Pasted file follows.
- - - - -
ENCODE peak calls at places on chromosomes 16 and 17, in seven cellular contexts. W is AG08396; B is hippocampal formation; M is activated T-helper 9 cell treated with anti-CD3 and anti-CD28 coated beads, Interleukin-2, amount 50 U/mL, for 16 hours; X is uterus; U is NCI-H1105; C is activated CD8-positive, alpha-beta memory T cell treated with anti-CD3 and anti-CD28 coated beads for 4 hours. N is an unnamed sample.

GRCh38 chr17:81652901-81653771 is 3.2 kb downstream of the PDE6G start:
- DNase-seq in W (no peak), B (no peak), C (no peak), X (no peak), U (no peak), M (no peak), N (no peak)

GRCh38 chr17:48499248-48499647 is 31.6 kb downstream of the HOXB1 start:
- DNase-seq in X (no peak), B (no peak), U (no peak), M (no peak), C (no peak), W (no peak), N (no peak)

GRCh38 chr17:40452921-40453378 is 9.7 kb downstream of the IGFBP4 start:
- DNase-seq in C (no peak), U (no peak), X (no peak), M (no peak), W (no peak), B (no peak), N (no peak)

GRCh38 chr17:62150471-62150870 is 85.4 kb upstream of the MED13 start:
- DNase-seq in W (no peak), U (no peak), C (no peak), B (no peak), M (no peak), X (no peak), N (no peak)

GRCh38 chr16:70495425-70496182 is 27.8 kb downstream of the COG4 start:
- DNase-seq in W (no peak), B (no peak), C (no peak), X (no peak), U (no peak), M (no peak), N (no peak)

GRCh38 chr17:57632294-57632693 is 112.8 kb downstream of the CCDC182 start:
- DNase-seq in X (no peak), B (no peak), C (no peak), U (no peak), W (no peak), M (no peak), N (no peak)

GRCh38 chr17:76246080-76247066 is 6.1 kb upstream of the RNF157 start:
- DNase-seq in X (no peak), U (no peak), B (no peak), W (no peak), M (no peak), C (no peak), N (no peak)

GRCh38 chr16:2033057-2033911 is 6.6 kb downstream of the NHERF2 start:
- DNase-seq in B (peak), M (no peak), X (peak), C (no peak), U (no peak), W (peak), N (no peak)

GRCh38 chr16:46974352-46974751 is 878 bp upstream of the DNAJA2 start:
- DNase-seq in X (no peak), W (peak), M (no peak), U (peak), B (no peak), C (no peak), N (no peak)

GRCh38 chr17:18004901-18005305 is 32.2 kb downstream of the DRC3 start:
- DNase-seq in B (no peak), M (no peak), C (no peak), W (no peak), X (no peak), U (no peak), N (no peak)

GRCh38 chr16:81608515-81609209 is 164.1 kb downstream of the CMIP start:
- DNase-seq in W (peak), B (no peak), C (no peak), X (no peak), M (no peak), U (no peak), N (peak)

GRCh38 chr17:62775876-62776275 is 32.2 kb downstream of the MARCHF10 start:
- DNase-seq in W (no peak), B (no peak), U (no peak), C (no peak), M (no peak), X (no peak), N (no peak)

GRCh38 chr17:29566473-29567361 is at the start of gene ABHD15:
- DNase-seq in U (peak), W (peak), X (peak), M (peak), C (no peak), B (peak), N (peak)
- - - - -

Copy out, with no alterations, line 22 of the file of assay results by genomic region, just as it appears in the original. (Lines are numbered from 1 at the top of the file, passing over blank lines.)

GRCh38 chr16:81608515-81609209 is 164.1 kb downstream of the CMIP start: